Not so long ago (2014), in a city not terribly far away (New Albany), two best friends are up late, mashing buttons on controllers, getting drunk, and yukking it up.
Little did they know that this interaction on one chilly January evening would eventually lead to a raving community of fans totalling up around 150 thousand downloads over the course of 165 podcast episodes.
While this might not seem like a fitting genesis story to match the galactic grandeur of their source material, this is the moment when Cody Boyce (aka Commander Cody) and Paul Melton (aka Mopar) knew that they had unique chemistry.
“[Rogue Squadron Podcast] started as an accident,” chuckled Melton. “We were living in New Albany and I was visiting Cody playing Battlefield 4. We were loving the game, screaming at each other, getting triggered—just having a blast of it. It got to a point where we were laughing so hard we were crying. I remember saying, ‘Dude, we should just record this.’ ”
It just so happened that Boyce has an audio engineering background and owned a myriad of sound equipment that he kept in his spare bedroom. So, the two old friends got drunk and went to work.
“It got to a point where we were laughing so hard we were crying. I remember saying, ‘Dude, we should just record this.”
“I had just gotten turned on to the Joe Rogan experience,” said Boyce. “I remember thinking that we do the same thing he does, except instead of talking about drugs and UFC, we talk about beer and Star Wars. So, we miked ourselves up and three hours later, we had our pilot episode.”
Rogue Squadron, while entertaining, debuted with a bit of an identity crisis. If anything, it was more an onslaught of stream-of-consciousness style of nerdom ranging from film to television to video games. Boyce explains that it was merely coincidental that a recurring commonality in their content happened to be Star Wars and craft beer. But despite their lack of structure, austere style, and crawling three hour runtime, their cutting commentary was infectious, gaining them a modest handful of dedicated listeners.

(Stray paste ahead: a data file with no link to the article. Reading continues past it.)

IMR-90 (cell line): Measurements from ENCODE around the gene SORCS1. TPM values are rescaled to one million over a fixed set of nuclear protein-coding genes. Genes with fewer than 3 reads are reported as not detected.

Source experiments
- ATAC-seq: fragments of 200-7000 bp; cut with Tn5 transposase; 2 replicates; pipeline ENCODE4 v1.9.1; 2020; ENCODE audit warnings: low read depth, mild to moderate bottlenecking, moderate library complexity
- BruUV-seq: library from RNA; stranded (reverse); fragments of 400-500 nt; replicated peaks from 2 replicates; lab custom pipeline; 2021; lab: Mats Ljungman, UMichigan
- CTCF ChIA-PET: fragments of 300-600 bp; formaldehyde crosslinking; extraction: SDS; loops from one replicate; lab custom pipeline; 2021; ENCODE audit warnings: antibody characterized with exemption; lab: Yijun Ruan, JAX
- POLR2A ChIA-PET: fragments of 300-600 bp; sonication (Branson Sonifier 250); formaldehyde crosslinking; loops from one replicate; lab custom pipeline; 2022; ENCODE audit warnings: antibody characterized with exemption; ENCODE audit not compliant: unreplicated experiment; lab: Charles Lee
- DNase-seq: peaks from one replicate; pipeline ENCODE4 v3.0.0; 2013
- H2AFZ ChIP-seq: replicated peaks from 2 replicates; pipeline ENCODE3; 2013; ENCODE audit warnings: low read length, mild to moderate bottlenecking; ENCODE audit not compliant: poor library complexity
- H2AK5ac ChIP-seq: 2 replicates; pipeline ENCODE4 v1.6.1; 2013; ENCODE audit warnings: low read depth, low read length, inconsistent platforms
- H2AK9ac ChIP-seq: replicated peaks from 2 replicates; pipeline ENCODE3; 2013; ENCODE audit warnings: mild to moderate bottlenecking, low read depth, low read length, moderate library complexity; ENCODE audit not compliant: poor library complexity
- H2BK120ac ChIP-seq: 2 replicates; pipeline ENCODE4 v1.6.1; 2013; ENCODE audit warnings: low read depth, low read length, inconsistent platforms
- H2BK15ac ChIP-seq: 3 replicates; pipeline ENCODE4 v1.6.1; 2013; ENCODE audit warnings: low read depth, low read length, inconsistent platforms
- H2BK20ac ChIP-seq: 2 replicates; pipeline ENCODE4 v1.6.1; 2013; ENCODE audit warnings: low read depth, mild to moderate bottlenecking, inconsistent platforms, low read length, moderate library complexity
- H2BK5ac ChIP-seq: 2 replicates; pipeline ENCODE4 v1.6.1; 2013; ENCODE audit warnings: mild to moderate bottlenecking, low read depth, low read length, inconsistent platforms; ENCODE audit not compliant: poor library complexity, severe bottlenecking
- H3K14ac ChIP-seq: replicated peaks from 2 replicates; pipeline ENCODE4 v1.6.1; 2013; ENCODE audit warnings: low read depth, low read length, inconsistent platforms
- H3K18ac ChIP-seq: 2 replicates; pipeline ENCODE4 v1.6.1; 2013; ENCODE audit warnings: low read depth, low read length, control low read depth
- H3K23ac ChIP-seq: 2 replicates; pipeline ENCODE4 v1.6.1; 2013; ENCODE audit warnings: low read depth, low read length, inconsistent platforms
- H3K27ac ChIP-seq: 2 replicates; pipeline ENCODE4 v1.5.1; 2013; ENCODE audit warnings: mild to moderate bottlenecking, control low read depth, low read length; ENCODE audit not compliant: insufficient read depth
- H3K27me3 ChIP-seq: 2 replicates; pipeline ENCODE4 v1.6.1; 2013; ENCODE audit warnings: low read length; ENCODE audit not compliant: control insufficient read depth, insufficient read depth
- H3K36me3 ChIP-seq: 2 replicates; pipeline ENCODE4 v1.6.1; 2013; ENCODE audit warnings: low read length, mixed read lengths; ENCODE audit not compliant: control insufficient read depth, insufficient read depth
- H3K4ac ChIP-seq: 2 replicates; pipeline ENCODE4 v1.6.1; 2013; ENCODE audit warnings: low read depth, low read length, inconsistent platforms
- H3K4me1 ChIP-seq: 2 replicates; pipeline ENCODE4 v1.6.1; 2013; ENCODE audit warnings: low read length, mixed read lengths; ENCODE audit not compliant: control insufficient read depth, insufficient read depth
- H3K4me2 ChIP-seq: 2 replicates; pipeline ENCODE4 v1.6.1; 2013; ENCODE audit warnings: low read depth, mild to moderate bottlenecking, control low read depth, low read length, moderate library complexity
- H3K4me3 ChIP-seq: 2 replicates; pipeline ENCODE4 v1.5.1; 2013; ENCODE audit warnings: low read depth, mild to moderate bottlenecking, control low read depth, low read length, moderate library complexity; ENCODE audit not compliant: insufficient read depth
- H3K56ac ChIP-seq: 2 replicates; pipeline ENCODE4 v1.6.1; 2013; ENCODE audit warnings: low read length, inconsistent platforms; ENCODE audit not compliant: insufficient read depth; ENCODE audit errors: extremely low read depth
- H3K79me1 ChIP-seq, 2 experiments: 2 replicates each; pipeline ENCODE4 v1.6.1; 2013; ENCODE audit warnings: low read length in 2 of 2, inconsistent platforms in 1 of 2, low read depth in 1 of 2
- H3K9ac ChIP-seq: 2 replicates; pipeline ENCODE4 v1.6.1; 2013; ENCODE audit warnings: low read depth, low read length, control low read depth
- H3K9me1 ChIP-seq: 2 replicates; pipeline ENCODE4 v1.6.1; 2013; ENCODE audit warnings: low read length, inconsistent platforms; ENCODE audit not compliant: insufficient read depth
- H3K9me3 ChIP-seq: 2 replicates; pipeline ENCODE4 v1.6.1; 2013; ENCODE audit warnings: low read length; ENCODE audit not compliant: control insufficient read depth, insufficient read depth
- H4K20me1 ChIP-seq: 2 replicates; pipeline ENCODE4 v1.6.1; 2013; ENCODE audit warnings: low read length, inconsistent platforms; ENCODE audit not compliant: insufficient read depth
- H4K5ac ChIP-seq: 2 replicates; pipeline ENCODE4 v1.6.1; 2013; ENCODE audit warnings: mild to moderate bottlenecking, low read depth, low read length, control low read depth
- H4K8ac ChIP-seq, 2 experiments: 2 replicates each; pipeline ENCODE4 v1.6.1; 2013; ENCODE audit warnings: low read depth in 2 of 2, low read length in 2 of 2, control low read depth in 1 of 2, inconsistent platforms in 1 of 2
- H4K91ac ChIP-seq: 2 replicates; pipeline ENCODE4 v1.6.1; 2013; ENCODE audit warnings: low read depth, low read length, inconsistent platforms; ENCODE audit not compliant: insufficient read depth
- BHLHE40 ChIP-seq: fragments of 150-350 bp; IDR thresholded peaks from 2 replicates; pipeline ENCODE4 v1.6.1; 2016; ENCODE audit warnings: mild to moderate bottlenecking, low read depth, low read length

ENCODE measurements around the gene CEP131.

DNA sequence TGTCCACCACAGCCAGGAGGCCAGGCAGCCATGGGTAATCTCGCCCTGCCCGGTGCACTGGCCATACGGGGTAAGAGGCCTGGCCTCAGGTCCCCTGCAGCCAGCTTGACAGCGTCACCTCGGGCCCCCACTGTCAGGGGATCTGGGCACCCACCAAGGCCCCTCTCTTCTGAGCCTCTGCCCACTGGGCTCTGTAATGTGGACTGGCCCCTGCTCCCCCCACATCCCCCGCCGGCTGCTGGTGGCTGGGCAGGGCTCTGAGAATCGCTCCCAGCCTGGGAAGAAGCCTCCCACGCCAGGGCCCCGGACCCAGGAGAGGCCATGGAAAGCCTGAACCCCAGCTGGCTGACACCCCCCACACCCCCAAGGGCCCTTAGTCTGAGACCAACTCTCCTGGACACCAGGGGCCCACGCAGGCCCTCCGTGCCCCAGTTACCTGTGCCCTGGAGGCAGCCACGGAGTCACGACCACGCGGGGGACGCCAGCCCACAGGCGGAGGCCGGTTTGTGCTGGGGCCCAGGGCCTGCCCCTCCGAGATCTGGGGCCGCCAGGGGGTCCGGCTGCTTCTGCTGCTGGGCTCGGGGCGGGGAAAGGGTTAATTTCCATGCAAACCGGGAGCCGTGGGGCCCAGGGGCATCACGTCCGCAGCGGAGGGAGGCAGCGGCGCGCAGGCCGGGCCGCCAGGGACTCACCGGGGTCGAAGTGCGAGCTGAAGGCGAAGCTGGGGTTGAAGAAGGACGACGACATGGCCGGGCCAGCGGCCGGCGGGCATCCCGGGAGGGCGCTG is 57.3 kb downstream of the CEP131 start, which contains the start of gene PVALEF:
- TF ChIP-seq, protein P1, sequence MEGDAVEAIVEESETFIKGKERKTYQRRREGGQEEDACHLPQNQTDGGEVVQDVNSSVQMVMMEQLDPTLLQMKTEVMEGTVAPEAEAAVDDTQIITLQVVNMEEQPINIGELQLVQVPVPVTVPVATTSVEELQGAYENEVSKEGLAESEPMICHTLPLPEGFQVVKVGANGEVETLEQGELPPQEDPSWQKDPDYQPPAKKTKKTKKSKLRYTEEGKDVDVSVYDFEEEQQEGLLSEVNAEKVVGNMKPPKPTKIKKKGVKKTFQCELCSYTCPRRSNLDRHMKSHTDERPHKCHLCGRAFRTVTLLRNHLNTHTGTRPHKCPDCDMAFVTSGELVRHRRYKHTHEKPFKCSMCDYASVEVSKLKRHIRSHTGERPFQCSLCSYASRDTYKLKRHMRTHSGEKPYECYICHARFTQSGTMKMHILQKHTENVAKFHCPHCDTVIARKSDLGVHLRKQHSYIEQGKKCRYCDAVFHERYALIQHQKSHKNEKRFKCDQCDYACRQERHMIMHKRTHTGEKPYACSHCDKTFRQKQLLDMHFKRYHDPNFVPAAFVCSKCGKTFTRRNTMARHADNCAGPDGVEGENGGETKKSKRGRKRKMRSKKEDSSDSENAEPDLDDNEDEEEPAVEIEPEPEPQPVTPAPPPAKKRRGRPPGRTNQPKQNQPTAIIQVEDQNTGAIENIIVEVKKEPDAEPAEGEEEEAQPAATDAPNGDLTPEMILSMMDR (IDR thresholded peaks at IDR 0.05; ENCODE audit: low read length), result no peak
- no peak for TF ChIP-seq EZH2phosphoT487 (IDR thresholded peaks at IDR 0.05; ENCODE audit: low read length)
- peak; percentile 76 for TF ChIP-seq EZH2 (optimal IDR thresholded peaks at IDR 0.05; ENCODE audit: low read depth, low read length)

“It was a cool feeling at first when we put something out there and we saw, like, three listens—that someone out there was actively clicking on our podcast to give it their attention,” said Melton. “About a year in, we began to implement a structure and committed to a once-a-week schedule, and that’s when the podcast really started to take off and people started to reach out.”
A few of the recurring staples in their now hour-long podcast is a craft beer review, a “guess that scene” segment, and a revolving door of special guests from around to country, ranging from fellow podcasters to YouTube celebs.
“We unintentionally created this community,” said Boyce. “Even our fans reach out to other listeners to yell at each other and develop friendships. It gets out of hand in a good way—you have a guy in Germany who is yelling at guy in Australia about Rogue One on our forum. It’s abso-lutely crazy.” Since its inception, the team has moved their studio into the Idea Foundry in Franklinton: a tiny sound studio ornamented with collectible figurines, sci-fi posters, and a record player spinning Zeppelin III. The duo hands me a Quadrahopic IPA (rated 3 stars) from Land Grant Brewing.